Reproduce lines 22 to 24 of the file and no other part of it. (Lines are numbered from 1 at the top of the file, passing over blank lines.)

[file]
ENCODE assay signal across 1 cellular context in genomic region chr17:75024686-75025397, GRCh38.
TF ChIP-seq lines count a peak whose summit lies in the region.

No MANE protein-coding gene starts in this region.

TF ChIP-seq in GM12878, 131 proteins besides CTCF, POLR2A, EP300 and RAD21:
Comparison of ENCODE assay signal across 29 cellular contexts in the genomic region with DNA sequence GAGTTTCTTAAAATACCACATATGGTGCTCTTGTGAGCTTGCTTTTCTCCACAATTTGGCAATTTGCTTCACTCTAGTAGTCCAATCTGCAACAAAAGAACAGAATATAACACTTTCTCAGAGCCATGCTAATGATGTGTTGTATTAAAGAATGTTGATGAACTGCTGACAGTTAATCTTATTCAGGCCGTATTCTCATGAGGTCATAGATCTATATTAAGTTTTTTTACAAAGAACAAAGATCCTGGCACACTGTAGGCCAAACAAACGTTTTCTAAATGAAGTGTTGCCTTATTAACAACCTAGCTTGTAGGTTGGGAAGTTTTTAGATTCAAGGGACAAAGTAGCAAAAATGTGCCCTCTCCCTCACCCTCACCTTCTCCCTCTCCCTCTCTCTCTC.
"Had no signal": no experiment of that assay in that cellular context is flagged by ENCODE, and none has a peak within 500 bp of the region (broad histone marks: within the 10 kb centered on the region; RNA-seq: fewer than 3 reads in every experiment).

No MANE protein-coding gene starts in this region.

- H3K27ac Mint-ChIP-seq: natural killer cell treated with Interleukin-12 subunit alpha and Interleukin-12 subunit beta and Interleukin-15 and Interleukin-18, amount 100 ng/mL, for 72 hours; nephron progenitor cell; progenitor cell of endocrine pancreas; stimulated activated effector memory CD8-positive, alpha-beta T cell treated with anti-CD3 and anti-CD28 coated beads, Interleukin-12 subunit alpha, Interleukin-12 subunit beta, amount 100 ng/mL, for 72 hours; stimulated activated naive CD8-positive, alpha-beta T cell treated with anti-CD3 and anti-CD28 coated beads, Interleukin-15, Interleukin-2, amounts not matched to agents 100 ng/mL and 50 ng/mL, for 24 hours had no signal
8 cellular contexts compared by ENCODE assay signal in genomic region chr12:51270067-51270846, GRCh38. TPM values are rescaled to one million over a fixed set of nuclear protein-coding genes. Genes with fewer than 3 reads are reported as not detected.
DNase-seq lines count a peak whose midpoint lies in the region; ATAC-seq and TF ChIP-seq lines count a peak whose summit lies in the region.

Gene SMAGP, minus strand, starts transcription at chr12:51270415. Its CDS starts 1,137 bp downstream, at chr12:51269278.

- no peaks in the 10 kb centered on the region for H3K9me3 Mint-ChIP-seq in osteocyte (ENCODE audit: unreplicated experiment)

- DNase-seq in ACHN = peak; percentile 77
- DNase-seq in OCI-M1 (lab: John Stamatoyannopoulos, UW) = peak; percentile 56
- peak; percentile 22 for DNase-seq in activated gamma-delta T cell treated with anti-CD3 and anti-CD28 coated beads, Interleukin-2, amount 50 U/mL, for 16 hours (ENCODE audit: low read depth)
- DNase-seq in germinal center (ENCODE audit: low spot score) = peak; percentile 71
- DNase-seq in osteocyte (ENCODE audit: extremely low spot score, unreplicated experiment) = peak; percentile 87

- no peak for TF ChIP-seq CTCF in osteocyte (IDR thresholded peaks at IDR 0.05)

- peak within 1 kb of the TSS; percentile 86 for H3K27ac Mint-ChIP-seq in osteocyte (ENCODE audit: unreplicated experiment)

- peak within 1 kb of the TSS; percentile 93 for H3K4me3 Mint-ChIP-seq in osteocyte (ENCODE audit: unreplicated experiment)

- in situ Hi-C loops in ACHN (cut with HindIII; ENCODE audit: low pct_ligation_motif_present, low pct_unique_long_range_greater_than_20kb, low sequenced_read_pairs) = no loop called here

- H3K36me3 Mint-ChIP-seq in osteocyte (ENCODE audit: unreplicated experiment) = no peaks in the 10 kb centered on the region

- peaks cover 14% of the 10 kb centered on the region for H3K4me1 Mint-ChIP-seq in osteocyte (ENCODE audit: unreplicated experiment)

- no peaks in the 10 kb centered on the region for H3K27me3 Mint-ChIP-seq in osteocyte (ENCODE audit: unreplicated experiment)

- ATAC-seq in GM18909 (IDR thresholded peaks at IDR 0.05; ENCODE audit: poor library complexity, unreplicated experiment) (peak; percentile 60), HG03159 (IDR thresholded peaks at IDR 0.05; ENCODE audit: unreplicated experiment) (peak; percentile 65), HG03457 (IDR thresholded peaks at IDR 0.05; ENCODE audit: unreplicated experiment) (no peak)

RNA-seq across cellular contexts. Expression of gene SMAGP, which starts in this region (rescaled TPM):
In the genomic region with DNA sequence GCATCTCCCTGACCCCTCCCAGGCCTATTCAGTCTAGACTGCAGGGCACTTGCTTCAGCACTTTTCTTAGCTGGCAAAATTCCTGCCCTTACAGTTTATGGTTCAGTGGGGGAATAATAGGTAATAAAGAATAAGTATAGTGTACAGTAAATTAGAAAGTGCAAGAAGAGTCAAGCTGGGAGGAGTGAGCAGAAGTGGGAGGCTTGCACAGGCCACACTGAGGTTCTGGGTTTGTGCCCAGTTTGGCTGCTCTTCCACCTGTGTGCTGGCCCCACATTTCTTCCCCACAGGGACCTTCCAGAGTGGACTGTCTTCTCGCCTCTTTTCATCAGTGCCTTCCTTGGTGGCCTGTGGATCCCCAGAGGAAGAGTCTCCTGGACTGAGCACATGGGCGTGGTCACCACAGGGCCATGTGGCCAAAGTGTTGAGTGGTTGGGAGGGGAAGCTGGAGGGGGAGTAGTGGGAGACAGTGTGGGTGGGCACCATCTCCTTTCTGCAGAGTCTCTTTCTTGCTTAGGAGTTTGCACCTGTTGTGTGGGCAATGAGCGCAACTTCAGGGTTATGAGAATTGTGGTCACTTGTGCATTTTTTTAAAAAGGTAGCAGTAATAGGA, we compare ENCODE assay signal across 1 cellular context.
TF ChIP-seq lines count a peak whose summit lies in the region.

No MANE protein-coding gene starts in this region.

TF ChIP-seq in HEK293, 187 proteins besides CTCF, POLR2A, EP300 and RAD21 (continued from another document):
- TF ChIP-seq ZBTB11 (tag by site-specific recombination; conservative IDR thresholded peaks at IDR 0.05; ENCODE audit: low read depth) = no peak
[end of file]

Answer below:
- H3K36me3 Mint-ChIP-seq in osteocyte (ENCODE audit: unreplicated experiment) = no peaks in the 10 kb centered on the region

- peaks cover 14% of the 10 kb centered on the region for H3K4me1 Mint-ChIP-seq in osteocyte (ENCODE audit: unreplicated experiment)

- no peaks in the 10 kb centered on the region for H3K27me3 Mint-ChIP-seq in osteocyte (ENCODE audit: unreplicated experiment)